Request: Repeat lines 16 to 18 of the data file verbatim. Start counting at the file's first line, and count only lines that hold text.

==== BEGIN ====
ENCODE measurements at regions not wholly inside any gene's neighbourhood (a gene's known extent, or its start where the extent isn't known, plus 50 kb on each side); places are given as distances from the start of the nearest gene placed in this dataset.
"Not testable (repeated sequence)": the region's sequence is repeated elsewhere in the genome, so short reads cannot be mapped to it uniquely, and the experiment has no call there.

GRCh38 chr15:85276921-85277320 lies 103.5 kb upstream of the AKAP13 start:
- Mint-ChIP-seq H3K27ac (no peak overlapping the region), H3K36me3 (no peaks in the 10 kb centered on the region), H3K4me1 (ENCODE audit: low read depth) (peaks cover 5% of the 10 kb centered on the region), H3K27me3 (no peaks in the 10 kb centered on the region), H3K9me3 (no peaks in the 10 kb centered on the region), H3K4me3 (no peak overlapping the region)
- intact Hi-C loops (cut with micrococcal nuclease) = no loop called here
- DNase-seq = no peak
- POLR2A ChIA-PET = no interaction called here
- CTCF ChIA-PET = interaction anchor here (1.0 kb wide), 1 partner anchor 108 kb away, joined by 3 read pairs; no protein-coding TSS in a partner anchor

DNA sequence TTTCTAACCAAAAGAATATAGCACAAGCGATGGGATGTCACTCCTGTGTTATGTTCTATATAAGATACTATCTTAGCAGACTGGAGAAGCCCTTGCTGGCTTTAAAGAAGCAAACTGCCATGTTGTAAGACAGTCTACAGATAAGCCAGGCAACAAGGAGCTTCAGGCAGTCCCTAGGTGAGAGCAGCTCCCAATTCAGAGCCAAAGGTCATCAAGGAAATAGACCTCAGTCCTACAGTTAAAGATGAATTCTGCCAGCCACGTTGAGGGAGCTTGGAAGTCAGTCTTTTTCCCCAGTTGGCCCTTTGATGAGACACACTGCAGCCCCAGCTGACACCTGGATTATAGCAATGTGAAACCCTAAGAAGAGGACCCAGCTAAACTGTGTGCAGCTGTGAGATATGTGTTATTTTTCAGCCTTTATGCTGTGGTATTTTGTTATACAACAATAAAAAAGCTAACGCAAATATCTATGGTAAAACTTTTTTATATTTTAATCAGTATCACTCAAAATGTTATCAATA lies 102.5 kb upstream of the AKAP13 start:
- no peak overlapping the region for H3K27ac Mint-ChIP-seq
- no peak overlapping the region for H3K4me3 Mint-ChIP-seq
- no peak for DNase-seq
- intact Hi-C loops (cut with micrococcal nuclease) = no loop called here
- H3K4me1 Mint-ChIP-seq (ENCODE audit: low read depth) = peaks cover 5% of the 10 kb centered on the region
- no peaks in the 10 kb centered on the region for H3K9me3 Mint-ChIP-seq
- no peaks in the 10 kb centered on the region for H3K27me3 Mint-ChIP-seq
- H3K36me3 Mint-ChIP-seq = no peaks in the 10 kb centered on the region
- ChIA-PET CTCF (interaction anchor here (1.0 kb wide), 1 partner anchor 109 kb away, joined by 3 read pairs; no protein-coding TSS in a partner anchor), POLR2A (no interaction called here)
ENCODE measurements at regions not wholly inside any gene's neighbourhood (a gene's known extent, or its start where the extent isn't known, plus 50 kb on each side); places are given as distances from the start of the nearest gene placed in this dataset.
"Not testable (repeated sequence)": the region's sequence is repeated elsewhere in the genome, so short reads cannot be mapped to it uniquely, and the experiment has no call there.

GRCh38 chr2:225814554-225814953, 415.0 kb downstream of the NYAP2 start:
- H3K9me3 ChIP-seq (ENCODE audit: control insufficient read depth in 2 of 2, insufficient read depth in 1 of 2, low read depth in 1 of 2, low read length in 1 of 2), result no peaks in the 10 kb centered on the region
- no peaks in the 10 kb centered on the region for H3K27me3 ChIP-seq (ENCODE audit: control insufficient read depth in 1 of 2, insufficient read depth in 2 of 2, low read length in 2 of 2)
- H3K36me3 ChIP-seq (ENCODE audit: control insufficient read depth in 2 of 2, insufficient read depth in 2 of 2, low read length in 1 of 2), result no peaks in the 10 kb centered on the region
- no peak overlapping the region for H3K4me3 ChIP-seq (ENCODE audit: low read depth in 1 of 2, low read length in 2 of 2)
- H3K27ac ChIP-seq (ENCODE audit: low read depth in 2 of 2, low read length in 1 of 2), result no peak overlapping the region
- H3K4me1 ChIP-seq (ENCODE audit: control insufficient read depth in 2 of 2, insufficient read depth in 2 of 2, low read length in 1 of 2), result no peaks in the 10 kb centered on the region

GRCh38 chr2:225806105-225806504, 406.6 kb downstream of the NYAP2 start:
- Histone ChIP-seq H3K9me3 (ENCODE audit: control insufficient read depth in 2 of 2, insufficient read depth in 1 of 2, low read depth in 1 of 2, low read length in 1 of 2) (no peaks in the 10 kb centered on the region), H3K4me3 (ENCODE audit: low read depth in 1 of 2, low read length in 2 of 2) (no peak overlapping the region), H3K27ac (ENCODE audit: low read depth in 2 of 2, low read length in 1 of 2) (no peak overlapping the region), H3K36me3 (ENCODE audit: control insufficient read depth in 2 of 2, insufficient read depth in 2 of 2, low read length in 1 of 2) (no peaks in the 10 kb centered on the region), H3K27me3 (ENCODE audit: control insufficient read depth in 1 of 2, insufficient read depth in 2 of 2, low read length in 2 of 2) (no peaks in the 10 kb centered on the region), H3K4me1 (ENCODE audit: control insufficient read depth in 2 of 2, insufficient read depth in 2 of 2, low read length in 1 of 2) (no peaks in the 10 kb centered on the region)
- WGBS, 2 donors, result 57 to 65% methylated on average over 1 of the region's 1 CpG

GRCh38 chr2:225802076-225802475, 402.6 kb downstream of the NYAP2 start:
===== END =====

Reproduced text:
- no peaks in the 10 kb centered on the region for H3K27me3 Mint-ChIP-seq
- H3K36me3 Mint-ChIP-seq = no peaks in the 10 kb centered on the region
- ChIA-PET CTCF (interaction anchor here (1.0 kb wide), 1 partner anchor 109 kb away, joined by 3 read pairs; no protein-coding TSS in a partner anchor), POLR2A (no interaction called here)